That’s when the administration announced it will make it easier for Americans who support Castro’s government to send money there and visit the island for propaganda purposes. Travel restrictions will be lifted or relaxed, as will remittances and charter flights.
It’s a deplorable change — and totally unnecessary. After all, the Castro brothers’ thugs do a good job making their victims miserable without help from the Oval Office.
Cuba’s prison guards keep their prey in dank underground cells, the easier to dump urine and excrement on them when the whim strikes them, or for rats to scurry in and bite the prisoners while they sleep—which they have to do standing up. (Their cells are not big enough to lie down in.) If you’re uncomfortable reading about these conditions, imagine what it’s like for the prisoners who endure them.
These men and women—behind bars for years for such infractions as exercising their freedom of speech, assembly, religion or movement—are the few on that island Gulag who still refuse to give in to the communist regime. Cuba’s other millions have learned the art of outwardly going along, lest they, too, get whisked away to one of the prison compounds that dot the island. Who can blame them? How many of us would not just surrender and practice what Orwell called “doublethink”?
The least we on the outside can do is stand up for the people of Cuba and do exactly what the prisoners do—refuse to cooperate with their tormentors. Unfortunately, President Obama has once again chosen to compromise and cooperate with Castro’s Cuba corrupt regime.
The timing of the announcement betrays the shame that some in the administration must have felt. Late Friday before a holiday weekend is the time one selects to bury news you’d rather not see get much sunlight.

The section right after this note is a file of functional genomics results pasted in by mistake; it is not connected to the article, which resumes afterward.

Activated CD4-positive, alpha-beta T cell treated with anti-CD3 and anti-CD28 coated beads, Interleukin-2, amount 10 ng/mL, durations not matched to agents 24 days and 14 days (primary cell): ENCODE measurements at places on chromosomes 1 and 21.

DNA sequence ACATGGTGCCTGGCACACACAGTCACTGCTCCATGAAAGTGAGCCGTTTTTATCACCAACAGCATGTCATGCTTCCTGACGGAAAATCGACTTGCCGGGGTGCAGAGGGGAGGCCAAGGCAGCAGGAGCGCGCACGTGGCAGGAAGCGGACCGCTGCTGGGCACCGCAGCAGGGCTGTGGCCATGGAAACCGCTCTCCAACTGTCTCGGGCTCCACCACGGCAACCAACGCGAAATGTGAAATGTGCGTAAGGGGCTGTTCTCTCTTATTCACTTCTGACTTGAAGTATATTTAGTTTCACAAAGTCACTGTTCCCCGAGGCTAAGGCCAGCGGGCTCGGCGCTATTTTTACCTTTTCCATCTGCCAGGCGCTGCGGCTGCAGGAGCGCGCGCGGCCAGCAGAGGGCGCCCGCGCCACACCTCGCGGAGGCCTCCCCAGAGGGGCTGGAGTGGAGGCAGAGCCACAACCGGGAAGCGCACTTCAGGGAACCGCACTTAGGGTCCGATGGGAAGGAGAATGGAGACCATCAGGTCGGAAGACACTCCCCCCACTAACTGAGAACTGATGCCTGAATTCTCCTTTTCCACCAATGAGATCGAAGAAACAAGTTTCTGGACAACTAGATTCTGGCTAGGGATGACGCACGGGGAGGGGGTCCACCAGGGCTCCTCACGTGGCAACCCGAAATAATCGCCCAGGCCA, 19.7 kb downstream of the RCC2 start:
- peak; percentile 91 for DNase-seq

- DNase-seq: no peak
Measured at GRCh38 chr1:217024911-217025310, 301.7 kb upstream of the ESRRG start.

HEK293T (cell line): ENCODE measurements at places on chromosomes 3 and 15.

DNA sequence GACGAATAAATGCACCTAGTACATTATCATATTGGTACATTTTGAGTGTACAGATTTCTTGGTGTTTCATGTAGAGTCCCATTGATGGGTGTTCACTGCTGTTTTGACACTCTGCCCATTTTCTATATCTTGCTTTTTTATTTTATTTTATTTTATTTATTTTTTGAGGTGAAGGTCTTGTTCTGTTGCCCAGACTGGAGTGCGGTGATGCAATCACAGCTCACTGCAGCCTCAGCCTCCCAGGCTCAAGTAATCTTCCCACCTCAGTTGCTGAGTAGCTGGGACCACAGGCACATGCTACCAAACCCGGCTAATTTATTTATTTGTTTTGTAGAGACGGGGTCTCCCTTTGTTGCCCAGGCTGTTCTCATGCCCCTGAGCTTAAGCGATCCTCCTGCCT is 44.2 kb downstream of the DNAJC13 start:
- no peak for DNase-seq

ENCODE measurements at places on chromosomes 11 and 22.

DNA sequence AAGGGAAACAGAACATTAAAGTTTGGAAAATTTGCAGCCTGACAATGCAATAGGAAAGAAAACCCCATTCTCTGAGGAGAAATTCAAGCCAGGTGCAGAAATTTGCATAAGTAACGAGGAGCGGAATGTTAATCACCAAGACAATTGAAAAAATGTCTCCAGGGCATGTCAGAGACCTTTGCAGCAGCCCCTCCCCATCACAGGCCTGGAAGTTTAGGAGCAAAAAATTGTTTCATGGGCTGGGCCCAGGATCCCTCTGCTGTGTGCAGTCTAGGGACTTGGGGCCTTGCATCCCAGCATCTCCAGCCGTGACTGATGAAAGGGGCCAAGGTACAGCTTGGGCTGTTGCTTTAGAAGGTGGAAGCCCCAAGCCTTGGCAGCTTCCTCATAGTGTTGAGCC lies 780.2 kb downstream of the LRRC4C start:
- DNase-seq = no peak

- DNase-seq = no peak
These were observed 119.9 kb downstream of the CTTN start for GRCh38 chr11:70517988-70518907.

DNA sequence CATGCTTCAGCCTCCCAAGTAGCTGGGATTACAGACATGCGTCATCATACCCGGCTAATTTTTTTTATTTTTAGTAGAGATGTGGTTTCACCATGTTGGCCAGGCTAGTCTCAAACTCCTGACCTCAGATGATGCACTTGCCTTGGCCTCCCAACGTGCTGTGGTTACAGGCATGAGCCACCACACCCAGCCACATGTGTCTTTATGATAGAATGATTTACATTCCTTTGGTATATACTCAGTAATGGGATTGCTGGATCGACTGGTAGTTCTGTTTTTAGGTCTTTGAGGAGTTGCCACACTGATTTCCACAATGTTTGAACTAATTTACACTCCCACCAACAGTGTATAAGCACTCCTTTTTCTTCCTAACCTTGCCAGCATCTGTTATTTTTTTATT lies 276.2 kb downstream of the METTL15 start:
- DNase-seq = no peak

As Sen. Marco Rubio, (R-Fla)., said in a statement Friday, “It is unthinkable that the administration would enable the enrichment of a Cuban regime that routinely violates the basic human rights and dignity of its people.”
Unthinkable not only because this decision throws a cash-starved regime some money, but because of the message it sends Cuba’s prisoners—those actually behind (or in Cuba’s case, under) bars and the millions others walking the streets, but prisoners nonetheless. The U.S. message at the moment is: You’re utterly alone; we outside are accommodating your tyrants, why not you?
As former Soviet prisoner of conscience Nathan Sharansky has amply testified and written, support from outside nourishes those who languish inside communist borders; it helps them understand they’re not crazy to continue opposing totalitarianism. Denouncing the regime and doing everything to deny it internationally legitimacy is a beacon of light shot inside the Gulag. The Obama administration just dimmed it.
You can follow Mike Gonzalez on Twitter @Gundisalvus